This is artist Ryan Mendoza, posing in front of Rosa Parks’ house in Berlin, where he’s rebuilt it just outside his studio, after moving it from Detroit. Parks is the civil rights activist who refused to give up her seat on a bus in Montgomery, Alabama to a white passenger in the 1950s.
The 2008 U.S. financial crisis is what led to Mendoza’s project. Parks left the south for Detroit in the 1950s, a few years after she became a symbol of the rights movement. The home where she had lived with her brother was eventually abandoned like thousands of others in the aftermath of the financial crisis. The city planned to demolish it. A niece of Parks, a retired artist, bought it back for $500 but was unable to raise the funds to restore it.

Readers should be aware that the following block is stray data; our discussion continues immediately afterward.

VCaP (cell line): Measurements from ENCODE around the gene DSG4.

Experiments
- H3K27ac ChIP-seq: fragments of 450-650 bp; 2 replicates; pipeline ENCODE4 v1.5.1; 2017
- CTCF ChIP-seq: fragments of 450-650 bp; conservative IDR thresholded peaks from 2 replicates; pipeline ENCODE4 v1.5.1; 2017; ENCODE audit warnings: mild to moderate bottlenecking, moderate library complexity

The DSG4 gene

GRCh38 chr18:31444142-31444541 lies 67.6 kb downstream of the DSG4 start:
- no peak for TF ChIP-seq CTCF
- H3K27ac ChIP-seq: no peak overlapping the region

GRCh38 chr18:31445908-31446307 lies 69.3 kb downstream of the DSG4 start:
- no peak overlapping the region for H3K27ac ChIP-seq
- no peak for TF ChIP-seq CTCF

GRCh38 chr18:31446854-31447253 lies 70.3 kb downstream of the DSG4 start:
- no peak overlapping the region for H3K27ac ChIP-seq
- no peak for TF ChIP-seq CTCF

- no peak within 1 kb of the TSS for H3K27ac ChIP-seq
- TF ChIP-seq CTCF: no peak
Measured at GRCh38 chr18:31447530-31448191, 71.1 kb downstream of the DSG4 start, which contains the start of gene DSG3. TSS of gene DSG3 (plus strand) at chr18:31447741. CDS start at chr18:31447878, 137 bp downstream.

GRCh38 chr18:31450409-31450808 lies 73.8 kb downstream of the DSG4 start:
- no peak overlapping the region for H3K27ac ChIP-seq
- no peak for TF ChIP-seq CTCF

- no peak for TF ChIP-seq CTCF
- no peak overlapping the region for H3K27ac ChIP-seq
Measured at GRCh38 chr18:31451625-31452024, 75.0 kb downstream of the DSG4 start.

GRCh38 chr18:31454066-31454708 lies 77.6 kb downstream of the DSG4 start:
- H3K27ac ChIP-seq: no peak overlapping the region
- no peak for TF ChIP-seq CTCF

Enter Mendoza, an artist from New York who re-settled in Berlin. “The house was so badly injured and abused, I want to give it back its dignity,” said Mendoza. The artist created a sound installation for the house, which includes a telephone interview that Rosa Parks gave to a radio station, a talk that was recorded in this house.
Ryan Mendoza’s website, here.
A page of media coverage on Rosa Parks’ house, here.